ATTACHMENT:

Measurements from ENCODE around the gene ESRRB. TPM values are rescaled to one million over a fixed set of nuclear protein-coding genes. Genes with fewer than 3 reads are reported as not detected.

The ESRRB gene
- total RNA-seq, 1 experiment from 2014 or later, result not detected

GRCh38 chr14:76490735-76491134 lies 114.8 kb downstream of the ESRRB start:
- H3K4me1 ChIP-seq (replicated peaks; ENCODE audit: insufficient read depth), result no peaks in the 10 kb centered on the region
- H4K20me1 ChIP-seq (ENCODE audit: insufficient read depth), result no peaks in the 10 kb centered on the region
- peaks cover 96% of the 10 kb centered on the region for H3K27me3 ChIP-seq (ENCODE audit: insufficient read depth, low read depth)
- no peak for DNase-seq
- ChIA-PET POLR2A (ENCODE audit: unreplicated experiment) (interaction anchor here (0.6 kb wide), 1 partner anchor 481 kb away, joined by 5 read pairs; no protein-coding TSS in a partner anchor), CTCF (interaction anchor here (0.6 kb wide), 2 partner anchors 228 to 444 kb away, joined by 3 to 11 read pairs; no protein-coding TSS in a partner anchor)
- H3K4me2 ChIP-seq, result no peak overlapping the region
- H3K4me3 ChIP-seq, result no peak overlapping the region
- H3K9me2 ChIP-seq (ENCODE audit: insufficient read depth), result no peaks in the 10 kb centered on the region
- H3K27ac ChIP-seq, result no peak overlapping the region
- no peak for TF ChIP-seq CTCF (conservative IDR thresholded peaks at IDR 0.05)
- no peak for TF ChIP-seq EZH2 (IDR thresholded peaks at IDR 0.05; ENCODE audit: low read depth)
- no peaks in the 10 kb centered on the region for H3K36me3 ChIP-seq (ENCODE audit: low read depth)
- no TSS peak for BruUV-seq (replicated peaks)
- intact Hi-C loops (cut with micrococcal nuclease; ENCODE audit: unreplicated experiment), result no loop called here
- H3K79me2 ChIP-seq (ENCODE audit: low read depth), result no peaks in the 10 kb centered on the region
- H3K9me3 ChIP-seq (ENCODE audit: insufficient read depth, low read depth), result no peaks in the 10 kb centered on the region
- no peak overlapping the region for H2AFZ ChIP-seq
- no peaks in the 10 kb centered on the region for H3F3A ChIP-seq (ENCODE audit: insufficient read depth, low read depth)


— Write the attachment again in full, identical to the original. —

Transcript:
Measurements from ENCODE around the gene ESRRB. TPM values are rescaled to one million over a fixed set of nuclear protein-coding genes. Genes with fewer than 3 reads are reported as not detected.

The ESRRB gene
- total RNA-seq, 1 experiment from 2014 or later, result not detected

GRCh38 chr14:76490735-76491134 lies 114.8 kb downstream of the ESRRB start:
- H3K4me1 ChIP-seq (replicated peaks; ENCODE audit: insufficient read depth), result no peaks in the 10 kb centered on the region
- H4K20me1 ChIP-seq (ENCODE audit: insufficient read depth), result no peaks in the 10 kb centered on the region
- peaks cover 96% of the 10 kb centered on the region for H3K27me3 ChIP-seq (ENCODE audit: insufficient read depth, low read depth)
- no peak for DNase-seq
- ChIA-PET POLR2A (ENCODE audit: unreplicated experiment) (interaction anchor here (0.6 kb wide), 1 partner anchor 481 kb away, joined by 5 read pairs; no protein-coding TSS in a partner anchor), CTCF (interaction anchor here (0.6 kb wide), 2 partner anchors 228 to 444 kb away, joined by 3 to 11 read pairs; no protein-coding TSS in a partner anchor)
- H3K4me2 ChIP-seq, result no peak overlapping the region
- H3K4me3 ChIP-seq, result no peak overlapping the region
- H3K9me2 ChIP-seq (ENCODE audit: insufficient read depth), result no peaks in the 10 kb centered on the region
- H3K27ac ChIP-seq, result no peak overlapping the region
- no peak for TF ChIP-seq CTCF (conservative IDR thresholded peaks at IDR 0.05)
- no peak for TF ChIP-seq EZH2 (IDR thresholded peaks at IDR 0.05; ENCODE audit: low read depth)
- no peaks in the 10 kb centered on the region for H3K36me3 ChIP-seq (ENCODE audit: low read depth)
- no TSS peak for BruUV-seq (replicated peaks)
- intact Hi-C loops (cut with micrococcal nuclease; ENCODE audit: unreplicated experiment), result no loop called here
- H3K79me2 ChIP-seq (ENCODE audit: low read depth), result no peaks in the 10 kb centered on the region
- H3K9me3 ChIP-seq (ENCODE audit: insufficient read depth, low read depth), result no peaks in the 10 kb centered on the region
- no peak overlapping the region for H2AFZ ChIP-seq
- no peaks in the 10 kb centered on the region for H3F3A ChIP-seq (ENCODE audit: insufficient read depth, low read depth)